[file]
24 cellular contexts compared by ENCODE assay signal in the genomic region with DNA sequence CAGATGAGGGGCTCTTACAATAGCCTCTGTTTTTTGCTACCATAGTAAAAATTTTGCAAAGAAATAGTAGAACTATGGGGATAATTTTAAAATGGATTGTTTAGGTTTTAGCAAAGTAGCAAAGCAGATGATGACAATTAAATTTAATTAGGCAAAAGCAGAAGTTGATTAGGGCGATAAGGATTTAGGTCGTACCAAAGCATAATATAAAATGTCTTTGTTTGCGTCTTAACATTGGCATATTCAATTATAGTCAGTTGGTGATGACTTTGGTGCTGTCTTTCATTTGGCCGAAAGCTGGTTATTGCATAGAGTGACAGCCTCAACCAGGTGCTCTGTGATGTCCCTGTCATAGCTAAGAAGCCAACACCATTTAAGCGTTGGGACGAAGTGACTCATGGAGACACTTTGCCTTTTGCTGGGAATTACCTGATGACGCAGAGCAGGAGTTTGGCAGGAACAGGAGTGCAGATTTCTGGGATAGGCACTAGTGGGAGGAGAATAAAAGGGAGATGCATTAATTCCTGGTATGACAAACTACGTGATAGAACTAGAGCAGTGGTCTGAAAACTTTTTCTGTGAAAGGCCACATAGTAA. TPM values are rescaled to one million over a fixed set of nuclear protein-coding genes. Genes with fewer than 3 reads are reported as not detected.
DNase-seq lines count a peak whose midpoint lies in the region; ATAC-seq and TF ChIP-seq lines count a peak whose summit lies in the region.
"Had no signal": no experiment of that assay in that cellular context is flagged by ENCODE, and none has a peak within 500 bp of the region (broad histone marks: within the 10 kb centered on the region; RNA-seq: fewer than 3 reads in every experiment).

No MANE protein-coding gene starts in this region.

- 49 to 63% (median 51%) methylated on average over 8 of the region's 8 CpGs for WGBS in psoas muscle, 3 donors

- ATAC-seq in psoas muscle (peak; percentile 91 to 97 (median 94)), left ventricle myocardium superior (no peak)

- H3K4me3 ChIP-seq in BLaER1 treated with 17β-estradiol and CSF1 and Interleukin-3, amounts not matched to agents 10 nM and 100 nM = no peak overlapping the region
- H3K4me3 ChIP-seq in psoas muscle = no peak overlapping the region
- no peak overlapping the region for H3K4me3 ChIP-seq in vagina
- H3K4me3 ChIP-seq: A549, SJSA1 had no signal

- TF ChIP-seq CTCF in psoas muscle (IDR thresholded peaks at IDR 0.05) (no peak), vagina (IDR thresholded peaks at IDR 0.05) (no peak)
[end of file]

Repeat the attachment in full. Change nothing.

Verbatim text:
24 cellular contexts compared by ENCODE assay signal in the genomic region with DNA sequence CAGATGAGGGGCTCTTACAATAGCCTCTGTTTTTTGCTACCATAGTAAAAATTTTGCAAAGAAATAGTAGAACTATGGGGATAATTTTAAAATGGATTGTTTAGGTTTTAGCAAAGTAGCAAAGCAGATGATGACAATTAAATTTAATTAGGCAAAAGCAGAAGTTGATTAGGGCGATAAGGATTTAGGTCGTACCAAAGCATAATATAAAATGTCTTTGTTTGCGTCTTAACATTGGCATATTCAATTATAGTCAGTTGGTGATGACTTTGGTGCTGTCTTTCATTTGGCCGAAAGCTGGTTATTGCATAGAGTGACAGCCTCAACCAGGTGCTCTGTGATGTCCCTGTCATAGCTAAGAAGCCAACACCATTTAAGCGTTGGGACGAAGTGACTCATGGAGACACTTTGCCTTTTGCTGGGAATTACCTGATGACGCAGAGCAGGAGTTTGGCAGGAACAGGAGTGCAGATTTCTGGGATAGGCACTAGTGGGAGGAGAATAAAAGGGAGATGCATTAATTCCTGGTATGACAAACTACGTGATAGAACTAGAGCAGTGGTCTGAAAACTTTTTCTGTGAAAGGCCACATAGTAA. TPM values are rescaled to one million over a fixed set of nuclear protein-coding genes. Genes with fewer than 3 reads are reported as not detected.
DNase-seq lines count a peak whose midpoint lies in the region; ATAC-seq and TF ChIP-seq lines count a peak whose summit lies in the region.
"Had no signal": no experiment of that assay in that cellular context is flagged by ENCODE, and none has a peak within 500 bp of the region (broad histone marks: within the 10 kb centered on the region; RNA-seq: fewer than 3 reads in every experiment).

No MANE protein-coding gene starts in this region.

- 49 to 63% (median 51%) methylated on average over 8 of the region's 8 CpGs for WGBS in psoas muscle, 3 donors

- ATAC-seq in psoas muscle (peak; percentile 91 to 97 (median 94)), left ventricle myocardium superior (no peak)

- H3K4me3 ChIP-seq in BLaER1 treated with 17β-estradiol and CSF1 and Interleukin-3, amounts not matched to agents 10 nM and 100 nM = no peak overlapping the region
- H3K4me3 ChIP-seq in psoas muscle = no peak overlapping the region
- no peak overlapping the region for H3K4me3 ChIP-seq in vagina
- H3K4me3 ChIP-seq: A549, SJSA1 had no signal

- TF ChIP-seq CTCF in psoas muscle (IDR thresholded peaks at IDR 0.05) (no peak), vagina (IDR thresholded peaks at IDR 0.05) (no peak)